As a side note, the stone in the upstairs guest bath, master bath and the downstairs bath all are either honed or leathered and get far more use and are doing GREAT. I think it’s because they have more veining, and thus are busier so even if toothpaste did etch it a bit, you can’t see it.
So there you go, our slightly more glam hall bath that I still really love, that makes me so happy when I walk through the doors despite being able to be critical about my decisions.
I’d love to know if you guys secretly agree that I could have used more restraint. Or maybe wouldn’t have even noticed it until I pointed it out? Or do you think I’m NUTS because it’s SUCH a pretty bathroom???
Pure White by Sherwin-Williams | Wall Tile by Clé Tile | Floor Tile by Clé Tile | Shower Surround in Honed Emerald Quartzite by Bedrosians Tile & Stone | Vanity Countertop in Honed Thassos by Bedrosians Tile & Stone | Heated Flooring by Nuheat
Sconces in Blackened Brass/Black Walnut/Opal by Allied Maker
Rounded Rectangle Mirrors by Rejuvenation | Marble Tank Tray from CB2 | White Vase (similar) | Marble Soap Tray (similar) | Towels from Target | Shower Curtain from Target | Art (vintage) | Rug (vintage)
Fixtures by Kohler:
Vanity | Sink Faucet | Ceramic High-Flow Valve System | Sink | Adjustable P-trap | Toilet | Showerhead | Bath Spout | Bath | Hand Shower | Valve | Thermostatic Valve | Bath Drain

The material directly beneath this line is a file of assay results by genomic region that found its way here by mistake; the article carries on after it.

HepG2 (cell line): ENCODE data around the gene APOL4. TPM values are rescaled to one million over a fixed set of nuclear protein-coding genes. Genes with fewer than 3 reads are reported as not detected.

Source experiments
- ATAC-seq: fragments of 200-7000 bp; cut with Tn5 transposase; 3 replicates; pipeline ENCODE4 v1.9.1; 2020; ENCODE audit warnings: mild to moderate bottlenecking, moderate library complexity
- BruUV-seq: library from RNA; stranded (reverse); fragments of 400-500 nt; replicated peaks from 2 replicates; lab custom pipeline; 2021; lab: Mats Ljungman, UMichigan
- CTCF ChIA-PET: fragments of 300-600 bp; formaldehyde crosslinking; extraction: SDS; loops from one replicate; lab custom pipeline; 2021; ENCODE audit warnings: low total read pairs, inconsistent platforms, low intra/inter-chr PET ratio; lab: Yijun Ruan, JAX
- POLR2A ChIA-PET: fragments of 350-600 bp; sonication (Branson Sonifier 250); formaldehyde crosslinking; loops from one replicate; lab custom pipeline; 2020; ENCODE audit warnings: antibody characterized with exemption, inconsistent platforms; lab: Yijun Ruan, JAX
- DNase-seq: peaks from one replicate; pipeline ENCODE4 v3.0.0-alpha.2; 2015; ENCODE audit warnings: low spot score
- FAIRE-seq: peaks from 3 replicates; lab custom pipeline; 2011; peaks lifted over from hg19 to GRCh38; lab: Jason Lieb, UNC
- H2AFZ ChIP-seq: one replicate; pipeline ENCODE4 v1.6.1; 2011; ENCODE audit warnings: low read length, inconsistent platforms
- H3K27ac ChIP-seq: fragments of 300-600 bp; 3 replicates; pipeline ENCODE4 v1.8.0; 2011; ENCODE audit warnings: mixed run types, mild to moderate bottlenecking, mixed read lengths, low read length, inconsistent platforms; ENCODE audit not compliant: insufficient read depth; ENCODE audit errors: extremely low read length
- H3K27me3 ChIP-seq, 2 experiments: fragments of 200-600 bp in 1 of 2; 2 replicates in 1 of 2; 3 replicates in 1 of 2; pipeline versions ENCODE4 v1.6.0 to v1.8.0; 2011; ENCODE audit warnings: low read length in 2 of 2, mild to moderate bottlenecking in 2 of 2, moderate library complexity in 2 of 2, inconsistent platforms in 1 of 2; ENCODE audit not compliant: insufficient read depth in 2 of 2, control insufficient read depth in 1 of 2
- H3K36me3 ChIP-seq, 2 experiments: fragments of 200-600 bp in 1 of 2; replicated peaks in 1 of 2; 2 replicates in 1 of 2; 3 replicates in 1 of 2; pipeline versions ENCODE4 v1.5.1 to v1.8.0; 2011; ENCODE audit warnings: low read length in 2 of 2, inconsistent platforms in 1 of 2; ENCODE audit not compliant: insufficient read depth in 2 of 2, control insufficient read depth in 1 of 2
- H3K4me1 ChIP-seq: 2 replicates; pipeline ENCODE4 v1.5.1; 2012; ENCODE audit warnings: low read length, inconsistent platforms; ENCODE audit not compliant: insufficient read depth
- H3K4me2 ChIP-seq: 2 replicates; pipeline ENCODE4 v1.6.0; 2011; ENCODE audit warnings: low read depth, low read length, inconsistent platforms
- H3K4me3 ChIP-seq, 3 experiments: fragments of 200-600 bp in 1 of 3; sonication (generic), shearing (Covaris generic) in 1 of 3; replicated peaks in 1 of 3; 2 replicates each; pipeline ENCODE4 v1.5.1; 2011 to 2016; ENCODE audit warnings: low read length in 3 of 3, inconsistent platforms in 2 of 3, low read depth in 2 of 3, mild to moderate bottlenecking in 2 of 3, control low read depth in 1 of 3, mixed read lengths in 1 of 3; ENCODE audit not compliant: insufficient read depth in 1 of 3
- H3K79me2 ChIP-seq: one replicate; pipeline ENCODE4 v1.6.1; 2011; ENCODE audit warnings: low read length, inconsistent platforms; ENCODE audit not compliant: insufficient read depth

Switches and Outlets in Antique Bronze by Forbes and Lomax | Wood Drawer Pull from Etsy | Wood Cabinet Knob from Etsy | Shower Curtain Rod from Build.com | Toilet Paper Holder by Kohler | Robe Hook by Kohler | Towel Bar by Kohler | Towel Arm by Kohler | Door Hardware by Rejuvenation
Windows & Doors:
Matte Black Fiberglass Ultimate Casement Narrow Window Frame by Marvin | Reclaimed Beechwood Door by Ross Alan Reclaimed Lumber
Before we go, I wanted to give a great big thank you to my incredible team who made this house a possibility: Julie Rose, Velinda Hellen and Grace de Asis. Photos are by our own Sara Ligorria-Tramp, styled by me with help from Emily Bowser, Erik Staalberg and Veronica Crawford. Our contractor was Jeff Malcolm and our architect (that we used at the beginning of the project) was John Lyles.
The post Mountain House Reveal: The Riskiest Bathroom I Designed—With a “How I’m Feeling Now” Update appeared first on Emily Henderson.